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Apple Settles Antennagate Class-Action Lawsuit 130

An anonymous reader writes "A preliminary settlement has been reached in the class-action lawsuit brought against Apple in June 2010 over the 'Antennagate' fiasco. Ira Rothken, co-lead counsel for the case, says there are 21 million people entitled to either $15 or a free bumper. 'The settlement comes from 18 separate lawsuits that were consolidated into one. All share the claim that Apple was "misrepresenting and concealing material information in the marketing, advertising, sale, and servicing of its iPhone 4 — particularly as it relates to the quality of the mobile phone antenna and reception and related software." The settlement has its own Web site, www.iPhone4Settlement.com, which will be up in the coming weeks (the site doesn't go anywhere right now). There, customers will be able to get information about the settlement and how to make a claim. As part of the arrangement, e-mails will also be sent alerting original buyers to the settlement before April 30, 2012. The claims period is then open for 120 days.'"
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Apple Settles Antennagate Class-Action Lawsuit

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  • by Overzeetop ( 214511 ) on Saturday February 18, 2012 @12:53PM (#39086043) Journal

    Yeah, but Apple already gave everyone a free bumper who wanted one. The problem is that it solves the antenna issue, but causes the phone to be the wrong size for every docking connector made for the phone, including all "compatible" and official Apple accessories when installed. I just hold mine differently (really, it almost feels like someone else is holding it). Seems like a lawsuit that should never have been dismissed early based on Apple's official response.

  • by Richard_at_work ( 517087 ) <richardprice@gm a i l . com> on Saturday February 18, 2012 @01:06PM (#39086107)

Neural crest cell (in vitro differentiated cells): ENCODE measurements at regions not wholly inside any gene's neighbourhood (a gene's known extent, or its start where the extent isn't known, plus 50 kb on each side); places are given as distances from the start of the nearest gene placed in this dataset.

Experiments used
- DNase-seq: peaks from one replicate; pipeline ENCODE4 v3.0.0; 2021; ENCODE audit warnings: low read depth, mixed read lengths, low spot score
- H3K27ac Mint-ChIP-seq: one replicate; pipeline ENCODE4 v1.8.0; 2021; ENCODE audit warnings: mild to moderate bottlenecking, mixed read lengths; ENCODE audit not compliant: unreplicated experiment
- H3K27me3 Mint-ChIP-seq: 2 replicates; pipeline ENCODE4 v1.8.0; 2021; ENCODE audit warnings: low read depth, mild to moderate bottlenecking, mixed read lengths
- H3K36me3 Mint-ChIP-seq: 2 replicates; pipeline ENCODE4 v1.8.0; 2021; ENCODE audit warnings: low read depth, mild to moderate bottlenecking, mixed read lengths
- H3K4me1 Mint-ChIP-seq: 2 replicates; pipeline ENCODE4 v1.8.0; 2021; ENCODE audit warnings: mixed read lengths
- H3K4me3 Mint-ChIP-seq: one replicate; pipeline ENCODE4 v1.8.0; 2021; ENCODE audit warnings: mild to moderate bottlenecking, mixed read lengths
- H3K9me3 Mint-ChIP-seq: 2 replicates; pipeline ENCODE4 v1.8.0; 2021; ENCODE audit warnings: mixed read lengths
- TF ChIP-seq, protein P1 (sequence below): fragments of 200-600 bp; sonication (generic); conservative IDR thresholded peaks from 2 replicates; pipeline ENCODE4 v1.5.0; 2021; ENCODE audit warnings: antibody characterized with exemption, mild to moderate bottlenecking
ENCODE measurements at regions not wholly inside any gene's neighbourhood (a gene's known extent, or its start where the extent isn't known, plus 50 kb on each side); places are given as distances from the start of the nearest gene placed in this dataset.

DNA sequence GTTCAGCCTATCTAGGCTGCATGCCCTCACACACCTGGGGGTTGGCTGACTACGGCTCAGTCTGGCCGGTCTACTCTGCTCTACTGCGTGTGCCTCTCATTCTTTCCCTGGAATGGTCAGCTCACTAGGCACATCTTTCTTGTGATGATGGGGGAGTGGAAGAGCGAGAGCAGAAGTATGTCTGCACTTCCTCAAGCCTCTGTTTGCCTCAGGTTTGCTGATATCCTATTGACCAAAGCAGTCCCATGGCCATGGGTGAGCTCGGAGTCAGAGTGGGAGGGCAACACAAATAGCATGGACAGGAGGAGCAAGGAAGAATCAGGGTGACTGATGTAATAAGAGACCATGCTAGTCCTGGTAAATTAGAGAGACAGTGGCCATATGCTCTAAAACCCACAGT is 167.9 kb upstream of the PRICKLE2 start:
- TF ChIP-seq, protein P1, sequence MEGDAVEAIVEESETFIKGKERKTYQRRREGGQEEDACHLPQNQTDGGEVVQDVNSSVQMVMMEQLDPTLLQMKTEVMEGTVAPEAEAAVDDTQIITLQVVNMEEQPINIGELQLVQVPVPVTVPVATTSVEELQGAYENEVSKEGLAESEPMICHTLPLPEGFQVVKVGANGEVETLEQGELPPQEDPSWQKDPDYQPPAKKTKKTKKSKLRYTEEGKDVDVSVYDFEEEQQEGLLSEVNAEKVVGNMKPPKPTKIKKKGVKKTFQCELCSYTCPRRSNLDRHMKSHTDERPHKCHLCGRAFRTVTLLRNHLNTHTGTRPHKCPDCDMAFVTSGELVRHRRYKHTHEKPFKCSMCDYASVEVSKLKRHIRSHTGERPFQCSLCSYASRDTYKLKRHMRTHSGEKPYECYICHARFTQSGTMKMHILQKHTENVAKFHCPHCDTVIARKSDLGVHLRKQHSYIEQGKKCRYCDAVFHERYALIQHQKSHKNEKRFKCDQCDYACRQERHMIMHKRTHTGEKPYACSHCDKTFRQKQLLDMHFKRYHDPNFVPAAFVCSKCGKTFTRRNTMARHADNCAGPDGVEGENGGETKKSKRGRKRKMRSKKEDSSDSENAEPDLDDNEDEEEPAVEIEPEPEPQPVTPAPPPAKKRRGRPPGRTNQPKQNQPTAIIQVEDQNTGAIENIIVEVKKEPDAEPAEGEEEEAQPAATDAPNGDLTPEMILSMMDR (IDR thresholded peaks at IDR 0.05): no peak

You are more than able to bring your own case, accept the risks of doing so, and reap whatever you get Apple to settle for.

    Those legal costs might very well take a big bite out of whatever you get. And if you lose, you will still have legal costs to cover - thems be the risks.

  • by Anonymous Coward on Saturday February 18, 2012 @01:16PM (#39086169)

    I own an iphone4 and live in a rural area. The iphone4 was unusable at my house until I put a bumper case on it. However when I put a bumper case on it, the phone started working perfectly, the reception was as good as any other phone I had tried (I used to be a blackberry user). That is why this didn't blow up bigger in my opinion.

    Also, I highly recommend apple's bumper case, they fit so tightly onto the phone it seems like you aren't using much of a case at all. A friend of mine gave me an apple bumper case or I would have never tried one. They add a certain amount of needed grippyness but not too much (the non-apple one I'm using right now pulls my entire pocket out with it). The apple case I received from a friend was made for an AT&T phone so the ringer switch was hard to use, so I'll use this settlement to get a case that fits my phone.

    The disappointing part is that apple was allowed to make extra money on bumper cases all this time. I never bought one from them and it did not feel right to have to buy one from them to get my phone work. At the same time, since I had found a workaround, I wanted to keep my new smartphone because I was really enjoying how well it worked doing everything else.

    More useless anecdotal evidence :)